Persuasion: The recent Netflix adaptation of this Jane Austen novel may have been a bit of a flop, but the original story is a classic for a reason. Austen’s final work is a romantic meditation on love and duty.




The cover of Book Lovers by Emily Henry



Book Lovers: This New York Times bestseller is a love letter to books and reading, and a romance between two very different—but maybe not so different?—readers.




The cover of Between Two Kingdoms by Suleika Jaouad

Between Two Kingdoms: At twenty two, Suleika Jaouad has just graduated from college and has her whole life ahead of her. Then, without warning, she’s diagnosed with leukemia. But this is not a book about surviving cancer. It’s a book about what comes after: learning to live in the world again.

Library Welcomes New First-Year Experience Librarians

Rachel Landis and Tamara Uhaze

This spring the Library welcomed First Year Experience Librarians Rachel Landis and Tamara Uhaze. Their goal is to help new Northeastern students with their transition to college research. They also plan events for first-year students to network with one another and familiarize themselves with the library and all it has to offer. Some events they are planning for this fall include a movie screening and trivia night. Keep an eye out for them on the library calendar!

Rachel graduated with her MLIS from Drexel University and previously worked in the libraries at the University of Pennsylvania and the University of Virginia. In her free time, you’ll find Rachel reading thrillers, trying new restaurants around Boston, or hanging out with her two-year-old Beagle-mix, Leo. Tamara received her MLS from Texas Woman’s University and previously worked at The College of New Jersey as a librarian.  Tamara spends her time gardening, watching the latest movies, and checking out the museums in Boston.

Be sure to find the library’s table at Fall Fest on Tuesday September 6th. Rachel and Tamara will be there to answer your questions about the library and to facilitate a fun game where you have the chance to win a gift card. During Welcome Week, the library is also offering tours on Wednesday September 7th and Thursday September 8th departing at 1 and 1:30 p.m. from the lobby of Snell Library.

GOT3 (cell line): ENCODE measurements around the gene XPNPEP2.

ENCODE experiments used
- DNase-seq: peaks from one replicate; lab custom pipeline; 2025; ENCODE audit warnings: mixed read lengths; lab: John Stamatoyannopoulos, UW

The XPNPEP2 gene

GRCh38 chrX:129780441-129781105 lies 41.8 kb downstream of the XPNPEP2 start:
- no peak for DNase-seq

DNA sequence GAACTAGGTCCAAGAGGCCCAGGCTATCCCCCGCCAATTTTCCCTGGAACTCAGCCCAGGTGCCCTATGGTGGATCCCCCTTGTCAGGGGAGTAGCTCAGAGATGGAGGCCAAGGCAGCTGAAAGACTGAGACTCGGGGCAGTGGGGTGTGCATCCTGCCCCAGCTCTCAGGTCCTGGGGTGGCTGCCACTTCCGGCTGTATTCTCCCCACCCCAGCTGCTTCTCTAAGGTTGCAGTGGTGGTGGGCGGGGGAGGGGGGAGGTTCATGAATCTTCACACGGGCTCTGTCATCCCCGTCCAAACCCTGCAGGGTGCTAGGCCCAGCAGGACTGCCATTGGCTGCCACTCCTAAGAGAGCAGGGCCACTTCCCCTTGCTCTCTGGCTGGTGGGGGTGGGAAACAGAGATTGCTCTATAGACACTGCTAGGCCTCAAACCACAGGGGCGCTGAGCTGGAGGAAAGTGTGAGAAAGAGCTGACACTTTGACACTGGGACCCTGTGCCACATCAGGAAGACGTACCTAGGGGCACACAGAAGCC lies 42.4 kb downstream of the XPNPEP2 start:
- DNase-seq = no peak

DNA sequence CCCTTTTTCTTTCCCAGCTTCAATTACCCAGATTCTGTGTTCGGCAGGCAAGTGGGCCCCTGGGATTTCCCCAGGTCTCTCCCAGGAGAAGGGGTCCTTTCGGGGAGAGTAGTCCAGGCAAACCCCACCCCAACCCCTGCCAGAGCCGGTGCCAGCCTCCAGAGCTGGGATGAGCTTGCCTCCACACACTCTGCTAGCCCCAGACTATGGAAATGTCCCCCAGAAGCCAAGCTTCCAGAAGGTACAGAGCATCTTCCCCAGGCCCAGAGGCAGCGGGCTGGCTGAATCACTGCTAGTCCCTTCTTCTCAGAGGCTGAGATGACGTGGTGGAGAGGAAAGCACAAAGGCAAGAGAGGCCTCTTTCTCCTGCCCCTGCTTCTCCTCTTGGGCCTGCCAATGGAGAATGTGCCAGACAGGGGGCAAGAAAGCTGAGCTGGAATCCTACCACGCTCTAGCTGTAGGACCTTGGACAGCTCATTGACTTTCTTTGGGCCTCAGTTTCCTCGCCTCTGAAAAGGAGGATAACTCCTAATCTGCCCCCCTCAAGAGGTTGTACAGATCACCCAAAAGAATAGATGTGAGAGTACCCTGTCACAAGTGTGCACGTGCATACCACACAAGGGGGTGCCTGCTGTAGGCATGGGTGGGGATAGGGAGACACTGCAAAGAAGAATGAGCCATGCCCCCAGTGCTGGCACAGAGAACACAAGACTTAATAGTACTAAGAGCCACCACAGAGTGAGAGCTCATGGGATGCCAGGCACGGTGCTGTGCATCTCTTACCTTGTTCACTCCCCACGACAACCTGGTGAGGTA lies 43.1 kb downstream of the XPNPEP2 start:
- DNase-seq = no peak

Library Adds New York Times, Financial Times to Growing Online Newspaper Collection

The Northeastern University Library is very pleased to announce that the New York Times and Financial Times are now available to the Northeastern community through their publishers’ websites.

The New York Times is America’s most influential newspaper. In addition to daily news from the city of New York, it is best known for its extensive political coverage of the United States, international news, and in-depth focus on books, arts, and culture.

Northeastern’s subscription includes all the newspaper’s journalism, from today’s breaking news to full archival coverage (with digital images of the newspaper) back to 1980. Users can read and participate in comments, view data visualizations, and access video journalism and podcasts. To read on your phone, use the New York Times app on Apple or Google Play. Up to 10 articles per month can be shared gratis with non-subscribers.

Individual registration with your Northeastern (or New College of the Humanities-London) email is required. Current Northeastern faculty, staff, and students are eligible for access. Learn more and register for the New York Times.

The Financial Times is London-based and is also international in scope. From its roots as a business newspaper, it has grown to include political, economic, and cultural news. Northeastern’s subscription includes both the International and UK editions. The Financial Times tracks global markets, offers extensive coverage of business management and marketing news and trends worldwide, and hosts subject-focused newsletters, podcasts, and live conferences.